NBA Fans Fear A Winter Without Basketball
November 21, 2011
After negotiations failed, the outlook for the coming NBA season looks bleak. With no NBA season, what can we do? Where will we turn for entertainment during winter? What will happen to the fans and the businesses surrounding these teams areas?
On Nov. 15, the National Basketball Players Association and team owners still have not agreed on a deal splitting NBA related income. In four months, they will be looking toward the Supreme Court to settle their differences.
If this was going to happen and everyone knew that this was going to happen, how come the players and the owners didn’t decide to go to court when this all started?
Because they are selfish.
The owners want more money for themselves, and the players want some of that revenue. Neither side is going to give in, and with that, we — the fans — are out of luck for a season in 2011-12.
With all this drama surrounding the players and the owners, no one looks at the most important thing: the fans.
We are the ones that sit in these multimillion dollar arenas and spend hundreds on tickets. The fans are the reason why the NBA generated all the money in the first place. The owners are taking our hard-earned money like if they were taking candy from a baby.
Watching professional basketball games is entertainment for us. Cities such as Los Angeles (where there are two NBA teams) are affected because L.A. does not have an NFL team of its own.
Living in basketball cities, what are we supposed to do when the NFL season is over? Normally we are used to watching the Lakers play on Christmas morning, but with the looks of the lockout that isn’t going to happen.
Business surrounding these franchises, like restaurants and sports bars, generate most of their money during the season. These businesses will suffer dramatically because no one will be coming down to the arenas. Anything and everything that involves basketball in some way is affected by this lockout.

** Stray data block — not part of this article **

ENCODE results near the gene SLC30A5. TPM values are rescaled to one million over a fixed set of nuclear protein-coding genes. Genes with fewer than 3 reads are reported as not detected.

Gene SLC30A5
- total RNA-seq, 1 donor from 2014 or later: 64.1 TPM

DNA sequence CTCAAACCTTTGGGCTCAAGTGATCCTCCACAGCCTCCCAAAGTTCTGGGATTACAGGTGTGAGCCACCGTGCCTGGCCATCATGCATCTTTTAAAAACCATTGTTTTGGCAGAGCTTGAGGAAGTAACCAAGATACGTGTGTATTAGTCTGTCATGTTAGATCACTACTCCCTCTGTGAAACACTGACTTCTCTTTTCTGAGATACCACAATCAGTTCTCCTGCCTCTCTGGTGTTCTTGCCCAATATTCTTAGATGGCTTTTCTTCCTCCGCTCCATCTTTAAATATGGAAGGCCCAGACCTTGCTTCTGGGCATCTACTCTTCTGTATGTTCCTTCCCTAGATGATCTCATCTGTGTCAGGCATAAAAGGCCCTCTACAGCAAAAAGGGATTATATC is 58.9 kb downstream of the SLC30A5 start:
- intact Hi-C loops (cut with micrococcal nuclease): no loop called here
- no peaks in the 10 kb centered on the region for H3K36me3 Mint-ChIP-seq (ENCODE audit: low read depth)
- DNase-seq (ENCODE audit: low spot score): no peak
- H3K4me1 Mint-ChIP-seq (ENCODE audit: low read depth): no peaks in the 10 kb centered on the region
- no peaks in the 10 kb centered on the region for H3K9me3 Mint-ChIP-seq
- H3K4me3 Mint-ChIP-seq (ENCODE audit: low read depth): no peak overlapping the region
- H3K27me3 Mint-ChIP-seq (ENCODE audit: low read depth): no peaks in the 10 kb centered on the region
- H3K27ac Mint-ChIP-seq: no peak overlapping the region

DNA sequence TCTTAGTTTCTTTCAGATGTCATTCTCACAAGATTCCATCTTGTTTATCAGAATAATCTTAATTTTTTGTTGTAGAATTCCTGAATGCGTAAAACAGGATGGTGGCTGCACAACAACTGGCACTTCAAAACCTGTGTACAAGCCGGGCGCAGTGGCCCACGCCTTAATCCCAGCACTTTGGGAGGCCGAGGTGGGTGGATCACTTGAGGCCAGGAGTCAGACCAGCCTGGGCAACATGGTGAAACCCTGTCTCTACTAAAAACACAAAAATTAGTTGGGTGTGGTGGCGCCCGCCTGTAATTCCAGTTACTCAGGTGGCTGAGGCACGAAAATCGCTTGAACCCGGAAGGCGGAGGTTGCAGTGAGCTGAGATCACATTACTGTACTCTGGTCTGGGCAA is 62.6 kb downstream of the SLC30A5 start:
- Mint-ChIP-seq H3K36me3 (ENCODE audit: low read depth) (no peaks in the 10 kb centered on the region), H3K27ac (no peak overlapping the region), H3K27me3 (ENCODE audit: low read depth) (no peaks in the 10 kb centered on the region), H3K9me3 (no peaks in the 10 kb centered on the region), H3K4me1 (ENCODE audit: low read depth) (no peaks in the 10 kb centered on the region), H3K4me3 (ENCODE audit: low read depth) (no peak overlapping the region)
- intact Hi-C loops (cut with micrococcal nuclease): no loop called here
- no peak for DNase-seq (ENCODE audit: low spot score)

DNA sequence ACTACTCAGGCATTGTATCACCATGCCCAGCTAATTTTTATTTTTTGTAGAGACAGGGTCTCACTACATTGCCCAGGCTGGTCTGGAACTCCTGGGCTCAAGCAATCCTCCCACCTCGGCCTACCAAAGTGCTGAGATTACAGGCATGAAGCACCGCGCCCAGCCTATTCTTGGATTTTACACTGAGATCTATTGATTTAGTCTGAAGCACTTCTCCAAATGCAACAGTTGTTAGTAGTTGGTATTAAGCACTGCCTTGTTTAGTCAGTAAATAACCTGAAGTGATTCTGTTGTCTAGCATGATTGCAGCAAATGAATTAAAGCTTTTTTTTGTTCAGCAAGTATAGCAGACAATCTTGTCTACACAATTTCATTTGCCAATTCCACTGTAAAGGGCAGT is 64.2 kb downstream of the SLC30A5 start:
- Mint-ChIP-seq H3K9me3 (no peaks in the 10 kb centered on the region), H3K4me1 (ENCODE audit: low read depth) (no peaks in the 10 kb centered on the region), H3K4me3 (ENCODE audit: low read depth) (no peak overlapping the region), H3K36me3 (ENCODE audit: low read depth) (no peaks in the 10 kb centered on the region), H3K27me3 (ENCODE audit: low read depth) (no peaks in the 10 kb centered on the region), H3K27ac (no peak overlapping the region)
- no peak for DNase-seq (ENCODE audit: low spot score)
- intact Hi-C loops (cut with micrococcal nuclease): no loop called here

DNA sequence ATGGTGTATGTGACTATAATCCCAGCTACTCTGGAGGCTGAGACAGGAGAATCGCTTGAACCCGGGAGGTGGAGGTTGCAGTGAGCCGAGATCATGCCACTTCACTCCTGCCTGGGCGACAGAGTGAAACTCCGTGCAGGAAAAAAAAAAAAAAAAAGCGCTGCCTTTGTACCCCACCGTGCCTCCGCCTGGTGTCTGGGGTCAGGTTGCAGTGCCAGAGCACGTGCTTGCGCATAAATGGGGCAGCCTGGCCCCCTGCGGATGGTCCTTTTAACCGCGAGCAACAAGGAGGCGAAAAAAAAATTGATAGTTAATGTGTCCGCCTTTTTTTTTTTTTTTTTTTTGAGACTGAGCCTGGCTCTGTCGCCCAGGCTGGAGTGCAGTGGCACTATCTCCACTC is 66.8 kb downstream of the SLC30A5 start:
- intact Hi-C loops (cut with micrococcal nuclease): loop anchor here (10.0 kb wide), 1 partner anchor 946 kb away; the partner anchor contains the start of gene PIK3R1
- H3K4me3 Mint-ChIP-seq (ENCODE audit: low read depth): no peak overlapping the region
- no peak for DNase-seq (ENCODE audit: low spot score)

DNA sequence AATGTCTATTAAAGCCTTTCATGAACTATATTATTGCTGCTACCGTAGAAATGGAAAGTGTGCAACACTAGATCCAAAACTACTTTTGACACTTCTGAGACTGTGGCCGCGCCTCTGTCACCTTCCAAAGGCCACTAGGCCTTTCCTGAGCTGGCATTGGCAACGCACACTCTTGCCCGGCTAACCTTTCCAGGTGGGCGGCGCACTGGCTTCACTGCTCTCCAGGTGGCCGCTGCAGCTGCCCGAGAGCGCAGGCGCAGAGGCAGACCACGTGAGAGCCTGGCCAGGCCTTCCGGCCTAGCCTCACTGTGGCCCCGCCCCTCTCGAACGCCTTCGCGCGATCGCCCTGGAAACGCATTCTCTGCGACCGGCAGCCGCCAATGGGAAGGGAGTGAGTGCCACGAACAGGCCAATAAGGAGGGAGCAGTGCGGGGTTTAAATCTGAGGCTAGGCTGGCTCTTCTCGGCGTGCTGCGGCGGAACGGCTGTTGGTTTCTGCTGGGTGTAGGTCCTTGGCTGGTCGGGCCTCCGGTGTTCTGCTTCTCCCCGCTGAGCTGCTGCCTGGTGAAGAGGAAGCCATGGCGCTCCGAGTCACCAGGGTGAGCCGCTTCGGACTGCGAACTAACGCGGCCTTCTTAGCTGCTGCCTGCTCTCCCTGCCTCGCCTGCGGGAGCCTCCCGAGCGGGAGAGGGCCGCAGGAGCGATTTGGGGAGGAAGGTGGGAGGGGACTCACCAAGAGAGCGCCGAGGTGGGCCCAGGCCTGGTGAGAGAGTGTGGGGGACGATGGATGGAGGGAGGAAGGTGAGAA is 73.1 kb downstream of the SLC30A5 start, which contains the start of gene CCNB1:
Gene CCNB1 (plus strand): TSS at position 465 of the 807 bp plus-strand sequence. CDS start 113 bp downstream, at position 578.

Sean Condon, owner of Buzzer Beater Sports in Hermosa Beach, has said that business has suffered the consequences of the lockout.
“With football here we haven’t felt the sting yet, but when January comes that’s when we will feel the sting in business,” said Condon. “I blame both sides for the lock out.” Condon is optimistic that there will be a season this year.
“Owners like Jerry Buss, owner of the Los Angeles Lakers, wants the season to start already,”Condon continued.
Condon sells sports apparel and memorabilia at Buzzer Beater. Hats, jerseys, and picture frames are some of the things that you can find at the restaurant. But with no season Buzzer Beater faces lack of sales and struggles to provide a product.
The NBA lockout has now reached over 140 days and all games have been cancelled through Dec. 15.
That’s 324 games in total that have been cancelled. That equals to 26 percent of the season.
So who’s to blame for no basketball this year?
At first you want to blame NBA commissioner David Stern and the owners because all they want is more money for themselves.
But in retrospect, we are pointing our fingers to Billy Hunter, Executive Director of the Players Association. We should also look at Derek Fisher, current Los Angeles Lakers point guard and NBPA President.
Stern’s latest offer to the players of a 50/50 split of basketball revenue to the NBPA, which was rejected, was the best offer they received.
Hunter and Fisher probably think they can get a better offer from Stern, but they are wrong. They should have taken that offer, closed the book on the deal and started the season.
But no, they are being greedy.
A 72-game season is better then a 50-game or a no season. Going to court is not the right way to solve this.
Now that lawsuits are being filed, its going to take even longer for a deal to be made.
All that we can do is sit and watch what’s going to happen next. There’s nothing that we can do but hope that there will be a season in 2012.